Imogen Rhia Herrad




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Imogen Rhia Herrad

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January 2011


Born and brought up in Germany, Imogen Herrad has also lived in Wales, London and Argentina. She writes in German and English. Her short stories and articles (in English) have been published in magazines and anthologies in Wales, Canada and the US. Her documentary programmes for German public radio (in German) include pieces about Mary Magdalene, Toussaint L'Ouverture, Zora Neale Hurston, the Mapuche people of Patagonia; and the cultural histories of sheep, dragons, the apple and hermaphrodites, respectively.
She lives in Cologne and Cardiff.

Average rating: 3.30 · 33 ratings · 7 reviews · 3 distinct works · Similar authors
Beyond the Pampas: In Searc...

3.67 avg rating — 18 ratings — published 2012 — 3 editions
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The Woman Who Loved an Octo...

3.10 avg rating — 10 ratings — published 2007 — 3 editions
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2.40 avg rating — 5 ratings — published 2010
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It was in Aberystwyth that I first heard of Patagonia.
‘Bydd rhywun yn siarad am Batagonia yn y coleg heno!’ my flatmate told me, excitedly, one evening. (There’ll be somebody in the college giving a talk about Patagonia tonight.)
I gave her a blank look. Patagonia, what was that? Could you eat it? Read it? Could you wear it?
‘Patagonia! In Argentina,’ she explained impatiently. ‘Right at the sout... Read more of this blog post »
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Published on September 07, 2015 15:20 • 17 views • Tags: patagonia-wladfa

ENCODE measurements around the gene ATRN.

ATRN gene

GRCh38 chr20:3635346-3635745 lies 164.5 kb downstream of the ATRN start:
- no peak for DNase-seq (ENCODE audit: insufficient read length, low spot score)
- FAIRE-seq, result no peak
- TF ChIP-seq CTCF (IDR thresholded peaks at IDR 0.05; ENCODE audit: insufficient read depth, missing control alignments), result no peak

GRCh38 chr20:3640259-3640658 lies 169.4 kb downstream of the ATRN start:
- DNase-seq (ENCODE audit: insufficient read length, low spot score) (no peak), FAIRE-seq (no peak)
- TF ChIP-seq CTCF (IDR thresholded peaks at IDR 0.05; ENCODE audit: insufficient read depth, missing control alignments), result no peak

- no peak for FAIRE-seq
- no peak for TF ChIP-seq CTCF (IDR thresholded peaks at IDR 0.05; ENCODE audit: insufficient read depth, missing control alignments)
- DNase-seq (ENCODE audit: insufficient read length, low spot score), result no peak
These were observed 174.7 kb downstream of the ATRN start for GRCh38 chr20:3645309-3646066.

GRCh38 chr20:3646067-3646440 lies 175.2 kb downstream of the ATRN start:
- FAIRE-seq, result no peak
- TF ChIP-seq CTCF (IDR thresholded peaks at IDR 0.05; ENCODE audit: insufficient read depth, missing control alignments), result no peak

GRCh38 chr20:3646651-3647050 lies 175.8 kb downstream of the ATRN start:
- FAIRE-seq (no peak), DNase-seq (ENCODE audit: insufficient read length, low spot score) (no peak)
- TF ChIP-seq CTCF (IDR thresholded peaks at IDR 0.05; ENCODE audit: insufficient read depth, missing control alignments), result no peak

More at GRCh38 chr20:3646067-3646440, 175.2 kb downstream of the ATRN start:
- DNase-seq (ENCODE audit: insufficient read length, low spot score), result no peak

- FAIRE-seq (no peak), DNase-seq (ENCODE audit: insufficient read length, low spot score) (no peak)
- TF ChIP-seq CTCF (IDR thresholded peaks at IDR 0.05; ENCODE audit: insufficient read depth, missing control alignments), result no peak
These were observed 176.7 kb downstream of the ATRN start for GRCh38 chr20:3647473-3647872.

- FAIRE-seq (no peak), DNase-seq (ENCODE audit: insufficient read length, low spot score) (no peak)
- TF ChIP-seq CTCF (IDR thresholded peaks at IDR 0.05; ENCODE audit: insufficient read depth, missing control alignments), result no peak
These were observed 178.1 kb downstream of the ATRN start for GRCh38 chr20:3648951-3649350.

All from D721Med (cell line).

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The Woman Who Loved an Octopus: and Other Saints' Tales (Literature & Fiction)
1 chapters   —   updated May 13, 2015 06:31PM
Description: Short stories based on the lives and legends of thirteen Celtic women saints from the first millennium.
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Harry Potter and the Goblet of Fire by J.K. Rowling
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Visigothic Spain 409-711 by Roger Collins
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More of Imogen's books…
Muriel Spark
“[My novel] took up the sweetest part of my mind and the rarest part of my imagination; it was like being in love and better. All day long when I was busy [...], I had my unfinished novel personified almost as a secret companion and accomplice following me like a shadow wherever I went, whatever I did.”
Muriel Spark, Loitering With Intent

Dorothy Parker
“The two most beautiful words in the English language are 'cheque enclosed.”
Dorothy Parker

Raymond Chandler
“Throw up into your typewriter every morning. Clean up every noon.”
Raymond Chandler

Raymond Chandler
“The actual writing is what you live for. The rest is something you have to get through in order to arrive at the point.”
Raymond Chandler

Nevada Barr
“Deliberately, she took a long drink. It wasn't as good as she remembered, but then little was. She caught herself in that thought and was ashamed. Cynicism was okay, bitterness a pain in the neck. The hairline difference between the two was hope and humor. The cynic had both, the embittered, nothing.”
Nevada Barr




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